20+ Essential US Paid Family Leave Statistics [2023]: Quick Facts And Findings

By Chris Kolmar
Oct. 31, 2022
Fact Checked
Cite This Webpage Zippia. "20+ Essential US Paid Family Leave Statistics [2023]: Quick Facts And Findings" Zippia.com. Oct. 31, 2022, https://www.zippia.com/advice/paid-family-leave-statistics/

Research Summary. Illness can strike at any moment, often impacting an individual’s ability to earn a paycheck if they’re also required to care for themselves or a family member effectively. Our research found that:

  • Only 23% of private-sector workers have access to paid family leave in order to care for a new child or family member, as of 2022.

  • 42% of private-sector workers had access to short-term disability insurance to recover from an illness or injury.

  • 12 states mandate paid family leave for employees.

  • 77% of all individuals taking paid family leave are white.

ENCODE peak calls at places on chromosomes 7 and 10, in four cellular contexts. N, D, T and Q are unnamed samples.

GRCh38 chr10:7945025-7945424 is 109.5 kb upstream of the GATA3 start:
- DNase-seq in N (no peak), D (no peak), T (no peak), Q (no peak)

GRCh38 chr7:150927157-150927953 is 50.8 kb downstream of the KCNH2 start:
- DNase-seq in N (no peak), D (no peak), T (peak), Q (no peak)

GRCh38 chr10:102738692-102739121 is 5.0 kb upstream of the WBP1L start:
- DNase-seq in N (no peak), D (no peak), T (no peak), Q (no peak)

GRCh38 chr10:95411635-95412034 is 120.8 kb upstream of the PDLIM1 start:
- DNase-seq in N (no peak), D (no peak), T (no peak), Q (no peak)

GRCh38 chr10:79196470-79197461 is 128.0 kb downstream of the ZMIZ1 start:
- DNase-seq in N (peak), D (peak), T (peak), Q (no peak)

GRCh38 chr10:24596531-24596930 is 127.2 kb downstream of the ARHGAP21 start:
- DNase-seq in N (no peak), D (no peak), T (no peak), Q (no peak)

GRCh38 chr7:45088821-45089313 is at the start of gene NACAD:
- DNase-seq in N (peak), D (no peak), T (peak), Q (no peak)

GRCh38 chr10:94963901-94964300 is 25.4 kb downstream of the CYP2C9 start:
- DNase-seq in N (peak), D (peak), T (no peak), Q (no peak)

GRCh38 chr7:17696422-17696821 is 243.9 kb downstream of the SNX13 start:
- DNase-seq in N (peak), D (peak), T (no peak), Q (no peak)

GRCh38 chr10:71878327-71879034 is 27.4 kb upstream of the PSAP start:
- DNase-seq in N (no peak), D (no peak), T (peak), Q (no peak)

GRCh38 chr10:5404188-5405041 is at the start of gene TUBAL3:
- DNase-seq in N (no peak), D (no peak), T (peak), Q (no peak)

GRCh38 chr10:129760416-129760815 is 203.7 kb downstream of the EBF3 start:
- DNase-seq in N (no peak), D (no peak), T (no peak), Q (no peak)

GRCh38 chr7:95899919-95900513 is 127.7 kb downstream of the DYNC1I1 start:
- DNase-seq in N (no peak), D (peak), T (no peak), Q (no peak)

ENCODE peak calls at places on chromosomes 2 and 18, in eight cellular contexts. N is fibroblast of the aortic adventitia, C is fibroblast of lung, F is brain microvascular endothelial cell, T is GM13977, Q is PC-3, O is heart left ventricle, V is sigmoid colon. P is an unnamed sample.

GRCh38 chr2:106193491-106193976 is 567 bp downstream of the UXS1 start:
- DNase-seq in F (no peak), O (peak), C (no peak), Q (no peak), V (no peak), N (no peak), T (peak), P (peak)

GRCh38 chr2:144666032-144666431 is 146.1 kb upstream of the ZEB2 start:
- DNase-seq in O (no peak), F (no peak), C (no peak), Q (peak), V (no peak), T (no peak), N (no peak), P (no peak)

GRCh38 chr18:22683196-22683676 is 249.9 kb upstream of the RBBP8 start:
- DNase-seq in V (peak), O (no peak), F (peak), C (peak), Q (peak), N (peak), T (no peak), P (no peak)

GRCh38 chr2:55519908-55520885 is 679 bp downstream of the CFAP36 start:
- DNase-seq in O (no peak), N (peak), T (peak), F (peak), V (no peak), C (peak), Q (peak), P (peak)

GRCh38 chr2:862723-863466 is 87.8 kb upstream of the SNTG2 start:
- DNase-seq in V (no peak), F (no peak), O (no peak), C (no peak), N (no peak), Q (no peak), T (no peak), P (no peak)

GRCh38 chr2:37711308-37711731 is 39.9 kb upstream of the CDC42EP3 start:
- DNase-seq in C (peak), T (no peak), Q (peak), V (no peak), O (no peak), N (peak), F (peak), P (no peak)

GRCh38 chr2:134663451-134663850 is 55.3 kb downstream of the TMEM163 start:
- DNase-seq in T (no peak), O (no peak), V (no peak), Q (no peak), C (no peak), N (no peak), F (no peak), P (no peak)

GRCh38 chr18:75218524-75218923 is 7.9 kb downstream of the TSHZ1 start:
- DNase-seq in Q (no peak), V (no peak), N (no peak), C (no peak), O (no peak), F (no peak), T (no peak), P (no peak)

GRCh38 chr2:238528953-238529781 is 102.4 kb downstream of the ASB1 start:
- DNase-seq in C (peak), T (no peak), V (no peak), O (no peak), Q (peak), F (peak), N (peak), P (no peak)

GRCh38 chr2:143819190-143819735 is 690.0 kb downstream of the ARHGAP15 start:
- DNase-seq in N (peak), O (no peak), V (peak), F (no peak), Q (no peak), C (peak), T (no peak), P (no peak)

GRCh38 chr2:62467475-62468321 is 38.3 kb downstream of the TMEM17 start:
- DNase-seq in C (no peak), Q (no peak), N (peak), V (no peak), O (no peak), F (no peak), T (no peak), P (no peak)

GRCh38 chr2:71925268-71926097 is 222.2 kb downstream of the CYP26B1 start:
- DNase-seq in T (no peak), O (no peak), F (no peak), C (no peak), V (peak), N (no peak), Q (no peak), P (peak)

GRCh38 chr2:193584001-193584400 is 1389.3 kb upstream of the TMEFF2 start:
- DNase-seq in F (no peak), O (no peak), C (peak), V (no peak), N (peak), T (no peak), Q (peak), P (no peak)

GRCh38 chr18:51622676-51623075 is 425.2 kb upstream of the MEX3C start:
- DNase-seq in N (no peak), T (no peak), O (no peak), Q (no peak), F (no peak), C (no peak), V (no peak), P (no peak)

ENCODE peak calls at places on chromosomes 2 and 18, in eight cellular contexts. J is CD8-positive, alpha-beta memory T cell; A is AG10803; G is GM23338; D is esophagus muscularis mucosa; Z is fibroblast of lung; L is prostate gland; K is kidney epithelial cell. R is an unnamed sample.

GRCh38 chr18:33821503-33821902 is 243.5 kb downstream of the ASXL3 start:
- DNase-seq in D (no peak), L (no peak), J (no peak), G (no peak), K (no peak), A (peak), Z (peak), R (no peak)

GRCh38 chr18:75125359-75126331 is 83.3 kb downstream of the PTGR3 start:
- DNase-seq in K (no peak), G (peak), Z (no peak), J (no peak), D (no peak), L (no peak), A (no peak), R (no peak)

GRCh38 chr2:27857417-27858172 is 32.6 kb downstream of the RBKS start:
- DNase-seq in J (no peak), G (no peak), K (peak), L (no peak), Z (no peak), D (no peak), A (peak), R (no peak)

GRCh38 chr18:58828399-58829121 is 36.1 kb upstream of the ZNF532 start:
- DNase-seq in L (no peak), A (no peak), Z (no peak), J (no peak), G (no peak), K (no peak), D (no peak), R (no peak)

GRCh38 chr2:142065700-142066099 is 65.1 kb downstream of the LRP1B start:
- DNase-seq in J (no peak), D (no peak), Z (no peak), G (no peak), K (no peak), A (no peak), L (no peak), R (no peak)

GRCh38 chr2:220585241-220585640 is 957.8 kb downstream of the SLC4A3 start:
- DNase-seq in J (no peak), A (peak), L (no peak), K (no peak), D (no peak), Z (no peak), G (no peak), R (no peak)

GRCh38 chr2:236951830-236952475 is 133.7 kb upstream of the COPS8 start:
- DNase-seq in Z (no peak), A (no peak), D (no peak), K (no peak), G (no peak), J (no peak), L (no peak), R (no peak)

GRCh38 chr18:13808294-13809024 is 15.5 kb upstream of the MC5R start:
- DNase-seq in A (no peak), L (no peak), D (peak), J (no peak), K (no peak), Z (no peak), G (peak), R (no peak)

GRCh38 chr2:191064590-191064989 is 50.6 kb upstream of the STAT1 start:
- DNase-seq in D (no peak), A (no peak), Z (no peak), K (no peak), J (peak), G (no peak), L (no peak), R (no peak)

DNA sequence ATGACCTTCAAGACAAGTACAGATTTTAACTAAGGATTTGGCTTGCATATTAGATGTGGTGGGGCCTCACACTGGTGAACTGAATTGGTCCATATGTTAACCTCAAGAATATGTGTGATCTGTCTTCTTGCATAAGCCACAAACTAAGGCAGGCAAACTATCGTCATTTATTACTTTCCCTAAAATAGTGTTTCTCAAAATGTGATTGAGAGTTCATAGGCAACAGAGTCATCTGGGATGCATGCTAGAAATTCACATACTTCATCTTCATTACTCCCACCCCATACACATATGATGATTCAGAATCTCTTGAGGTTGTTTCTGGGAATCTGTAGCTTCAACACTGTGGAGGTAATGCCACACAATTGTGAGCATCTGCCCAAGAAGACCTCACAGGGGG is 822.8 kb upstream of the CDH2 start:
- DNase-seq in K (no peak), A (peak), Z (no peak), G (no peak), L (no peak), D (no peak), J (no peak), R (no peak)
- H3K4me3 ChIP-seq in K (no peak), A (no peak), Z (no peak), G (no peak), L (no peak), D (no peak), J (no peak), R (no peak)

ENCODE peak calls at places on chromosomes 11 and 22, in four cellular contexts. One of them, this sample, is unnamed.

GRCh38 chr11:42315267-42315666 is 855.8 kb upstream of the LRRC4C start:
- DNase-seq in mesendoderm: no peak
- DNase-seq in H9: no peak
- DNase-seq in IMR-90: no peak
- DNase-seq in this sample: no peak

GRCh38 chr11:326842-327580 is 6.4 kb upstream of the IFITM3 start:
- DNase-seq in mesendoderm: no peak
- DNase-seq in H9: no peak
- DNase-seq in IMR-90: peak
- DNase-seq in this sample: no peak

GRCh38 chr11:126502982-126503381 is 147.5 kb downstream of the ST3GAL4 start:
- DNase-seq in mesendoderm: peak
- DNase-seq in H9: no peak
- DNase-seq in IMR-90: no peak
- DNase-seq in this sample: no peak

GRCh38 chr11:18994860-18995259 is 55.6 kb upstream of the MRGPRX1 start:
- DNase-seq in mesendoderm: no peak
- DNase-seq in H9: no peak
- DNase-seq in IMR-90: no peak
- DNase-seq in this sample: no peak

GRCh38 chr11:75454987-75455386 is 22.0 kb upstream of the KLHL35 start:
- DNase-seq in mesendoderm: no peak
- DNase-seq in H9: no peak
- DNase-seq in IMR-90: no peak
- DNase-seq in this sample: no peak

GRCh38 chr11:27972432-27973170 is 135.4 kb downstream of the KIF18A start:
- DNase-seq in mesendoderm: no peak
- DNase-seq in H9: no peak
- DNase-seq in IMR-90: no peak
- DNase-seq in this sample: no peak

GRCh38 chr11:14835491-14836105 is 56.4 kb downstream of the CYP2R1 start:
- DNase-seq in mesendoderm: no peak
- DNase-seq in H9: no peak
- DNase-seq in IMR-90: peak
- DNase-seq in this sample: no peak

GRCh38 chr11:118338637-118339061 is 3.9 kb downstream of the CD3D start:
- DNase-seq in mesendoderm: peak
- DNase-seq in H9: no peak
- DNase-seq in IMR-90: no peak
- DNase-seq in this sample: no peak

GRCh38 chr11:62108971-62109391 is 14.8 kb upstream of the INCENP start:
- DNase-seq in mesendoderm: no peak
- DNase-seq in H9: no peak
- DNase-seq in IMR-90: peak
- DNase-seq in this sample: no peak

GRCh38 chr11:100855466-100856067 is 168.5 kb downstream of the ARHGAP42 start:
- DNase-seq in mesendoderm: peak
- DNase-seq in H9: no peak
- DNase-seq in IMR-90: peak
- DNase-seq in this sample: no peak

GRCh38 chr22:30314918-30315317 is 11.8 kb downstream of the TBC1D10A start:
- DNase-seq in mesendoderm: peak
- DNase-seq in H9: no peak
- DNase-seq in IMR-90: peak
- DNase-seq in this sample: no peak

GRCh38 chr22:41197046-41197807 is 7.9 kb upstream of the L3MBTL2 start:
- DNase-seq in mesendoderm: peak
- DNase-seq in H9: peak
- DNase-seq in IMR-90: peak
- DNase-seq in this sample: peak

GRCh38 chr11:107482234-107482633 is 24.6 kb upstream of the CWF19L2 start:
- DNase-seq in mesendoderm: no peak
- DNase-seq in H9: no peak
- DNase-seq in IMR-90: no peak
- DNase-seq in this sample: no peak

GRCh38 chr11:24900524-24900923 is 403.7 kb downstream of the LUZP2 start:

• 90% of businesses say that paid family leave improves productivity, and 99% say it improves employee morale.

For further analysis, we broke down the data in the following ways:
State | Industry | Demographics | Public Opinion | Data
family leave by gender

General Paid Family Leave Statistics

The necessity of paid family leave is important for serious health conditions, whether for yourself or a family member. Paid family leave can also be used to care for a new child, whether by birth or adoption. However, paid family leave in the United States is an underutilized benefit by many. Consider the following statistics:

  • Based on data from the 2018 Family and Medical Leave Act (FMLA), 24% of women require leave compared to 17% of men.

    This could be due to mothers often being looked at as being the caretaker of children or even elderly parents. This impacts how many actually take leave from their job, with 18% of women taking leave compared to just 14% of men.

  • Under California’s paid leave law, those with access to paid leave demonstrate an approximately 20% increase in the probability of labor force participation.

    The data here is limited as only ten U.S. states and localities have implemented programs for paid family leave within their states, but it’s safe to say paid leave is a great incentive for labor force participation.